Curricula used to teach classes such as family studies and foods and nutrition in Manitoba schools has remained unchanged since the late 1980s
Manitoba home economists are applauding a provincial plan to give the home economics curriculum a long-overdue update.
The current one is 25 years old, said Alison Delf-Timmerman, a board member of the Manitoba Association of Home Economists, which has been asking the province to freshen up the curriculum.
“It definitely needs updating,” she said.“We’re very pleased to have been heard by the Department of Education and look forward to being actively involved with the revision.”
Much has changed over the past three decades, she said.
Increasingly, home economics teachers see ‘deskilled’ students who don’t even know the basics in food preparation, said Delf-Timmerman, a home economics teacher in Treherne, who teaches Grade 9 to 12 students about foods and nutrition, clothing, housing, design and family studies.
The Internet wasn’t around 25 years ago, but students are now highly influenced by whatever they see on it, she said.
“They’re totally reliant on it, and they don’t have the skills to be critical of it,” she said.
Teachers also see students struggling to make sense of issues that weren’t around a quarter-century ago, from online relationships to the sophisticated marketing of food and drink makers.
“They don’t know why we’re concerned that they’re gulping all these energy drinks,” said Delf-Timmerman.
Experienced home economics teachers have been tweaking their lessons, but other teachers are more reliant on the outdated curriculum, she said.
“If that’s not their background, they may not be receiving professional development in current information, and therefore relying on those documents and not adjusting or adapting them to reflect what’s current,” Delf-Timmerman said.
An updated curricula could help students think more critically about food and nutrition, said Joyce Slater, a University of Manitoba human nutritional sciences professor who has studied the state of home economics education in Manitoba.
Teachers told her that the curriculum not only needs to reflect more current nutritional knowledge, but be appropriate to the increasingly diverse student population, she said.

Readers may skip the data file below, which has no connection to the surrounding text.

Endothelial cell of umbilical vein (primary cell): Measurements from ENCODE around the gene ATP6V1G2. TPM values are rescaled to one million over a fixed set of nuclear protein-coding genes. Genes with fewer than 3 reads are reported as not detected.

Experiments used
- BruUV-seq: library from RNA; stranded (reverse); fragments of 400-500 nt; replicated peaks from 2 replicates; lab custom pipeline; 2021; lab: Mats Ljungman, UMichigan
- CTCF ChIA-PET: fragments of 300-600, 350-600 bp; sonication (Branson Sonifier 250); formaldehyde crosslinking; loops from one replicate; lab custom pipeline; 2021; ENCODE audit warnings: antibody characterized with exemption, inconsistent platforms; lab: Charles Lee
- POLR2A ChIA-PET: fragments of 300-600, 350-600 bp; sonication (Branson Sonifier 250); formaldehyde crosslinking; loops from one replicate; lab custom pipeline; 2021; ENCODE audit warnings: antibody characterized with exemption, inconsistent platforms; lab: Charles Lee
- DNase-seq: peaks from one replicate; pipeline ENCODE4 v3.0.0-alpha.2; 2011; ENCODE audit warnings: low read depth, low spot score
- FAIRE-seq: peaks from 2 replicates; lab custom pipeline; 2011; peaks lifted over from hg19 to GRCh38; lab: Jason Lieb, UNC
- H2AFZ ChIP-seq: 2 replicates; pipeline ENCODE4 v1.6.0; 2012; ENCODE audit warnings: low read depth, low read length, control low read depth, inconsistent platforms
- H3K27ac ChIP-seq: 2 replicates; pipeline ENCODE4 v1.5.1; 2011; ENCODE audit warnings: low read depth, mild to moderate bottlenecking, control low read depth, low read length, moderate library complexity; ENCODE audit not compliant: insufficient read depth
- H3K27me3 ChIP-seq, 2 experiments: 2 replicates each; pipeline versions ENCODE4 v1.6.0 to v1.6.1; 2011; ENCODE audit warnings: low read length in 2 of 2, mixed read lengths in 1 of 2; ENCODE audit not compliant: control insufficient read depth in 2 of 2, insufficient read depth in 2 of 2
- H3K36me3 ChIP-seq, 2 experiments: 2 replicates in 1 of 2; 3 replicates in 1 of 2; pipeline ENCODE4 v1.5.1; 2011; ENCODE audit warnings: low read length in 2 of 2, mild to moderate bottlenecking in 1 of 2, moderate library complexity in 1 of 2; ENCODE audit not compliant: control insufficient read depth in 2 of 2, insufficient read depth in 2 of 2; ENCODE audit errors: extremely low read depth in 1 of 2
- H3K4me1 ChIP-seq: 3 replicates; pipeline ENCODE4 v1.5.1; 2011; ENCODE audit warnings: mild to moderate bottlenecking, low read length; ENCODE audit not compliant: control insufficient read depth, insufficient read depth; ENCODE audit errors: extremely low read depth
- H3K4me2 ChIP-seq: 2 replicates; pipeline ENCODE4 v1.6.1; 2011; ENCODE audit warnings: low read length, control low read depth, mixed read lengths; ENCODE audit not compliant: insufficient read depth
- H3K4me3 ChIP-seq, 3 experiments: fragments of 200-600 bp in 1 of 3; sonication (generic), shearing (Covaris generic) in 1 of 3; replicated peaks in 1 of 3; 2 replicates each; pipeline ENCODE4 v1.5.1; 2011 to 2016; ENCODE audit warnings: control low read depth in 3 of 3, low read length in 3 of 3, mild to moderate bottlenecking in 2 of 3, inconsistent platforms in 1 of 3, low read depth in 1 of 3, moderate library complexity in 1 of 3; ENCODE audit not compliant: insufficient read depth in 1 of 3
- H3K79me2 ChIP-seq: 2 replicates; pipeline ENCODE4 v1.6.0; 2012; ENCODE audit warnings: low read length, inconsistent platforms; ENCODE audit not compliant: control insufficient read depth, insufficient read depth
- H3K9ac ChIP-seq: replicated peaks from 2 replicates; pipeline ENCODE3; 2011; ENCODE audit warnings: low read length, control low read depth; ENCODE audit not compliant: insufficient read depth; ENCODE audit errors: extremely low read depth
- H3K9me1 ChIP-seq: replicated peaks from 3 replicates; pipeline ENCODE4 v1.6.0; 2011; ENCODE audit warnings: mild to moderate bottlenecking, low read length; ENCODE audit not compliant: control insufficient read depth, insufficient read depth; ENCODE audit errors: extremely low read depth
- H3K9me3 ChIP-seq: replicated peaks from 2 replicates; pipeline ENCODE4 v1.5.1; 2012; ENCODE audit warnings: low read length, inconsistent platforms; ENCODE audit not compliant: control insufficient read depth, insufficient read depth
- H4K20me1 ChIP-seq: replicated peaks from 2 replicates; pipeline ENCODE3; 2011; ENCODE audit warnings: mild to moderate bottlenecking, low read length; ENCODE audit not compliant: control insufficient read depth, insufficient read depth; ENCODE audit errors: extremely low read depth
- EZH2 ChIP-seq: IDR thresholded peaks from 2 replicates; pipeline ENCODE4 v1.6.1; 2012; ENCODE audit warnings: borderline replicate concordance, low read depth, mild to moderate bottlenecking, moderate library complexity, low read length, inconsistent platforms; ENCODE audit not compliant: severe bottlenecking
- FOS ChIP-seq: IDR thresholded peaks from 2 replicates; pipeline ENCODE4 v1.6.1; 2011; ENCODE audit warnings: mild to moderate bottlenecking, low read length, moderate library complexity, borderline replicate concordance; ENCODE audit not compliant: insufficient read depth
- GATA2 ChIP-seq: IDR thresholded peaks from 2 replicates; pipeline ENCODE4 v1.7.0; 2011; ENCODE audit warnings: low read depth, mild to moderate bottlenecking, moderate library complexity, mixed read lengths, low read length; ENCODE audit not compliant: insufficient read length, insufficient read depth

It’s a different world compared to the late 1980s, particularly in the kitchen and grocery store, said Slater. Some students have never turned on a stove or cracked an egg, and food is an increasingly controversial subject. Youth are also overweight and have unhealthy diets, usually because they favour high-caloric, but nutritionally inferior foods.
A revamped home economics foods and nutrition curriculum could play an important role in tackling those problems, said Slater.
“It could equip them, not just around cooking and food preparation, but to interact with a complex food system that is much more complicated than it was 25 or 30 years ago,” she said.
Slater’s study also raised the question of whether home economics classes in foods and nutrition should be mandatory. Teachers told her their program has actually been losing ground since physical education became a mandatory subject several years ago, and was revamped to include a nutritional health component.
Currently, less than half of all Manitoba youth in middle and senior years take home economics, and school divisions don’t have to offer the program. By senior high, just seven per cent are enrolled because at that level it’s just one of many optional classes.
In Ontario, the Ontario Home Economists Association tried to make food education mandatory for all grade levels. The effort was unsuccessful, largely because of concerns that course loads are already too high, but the association plans to keep pressing the issue, a spokesperson said.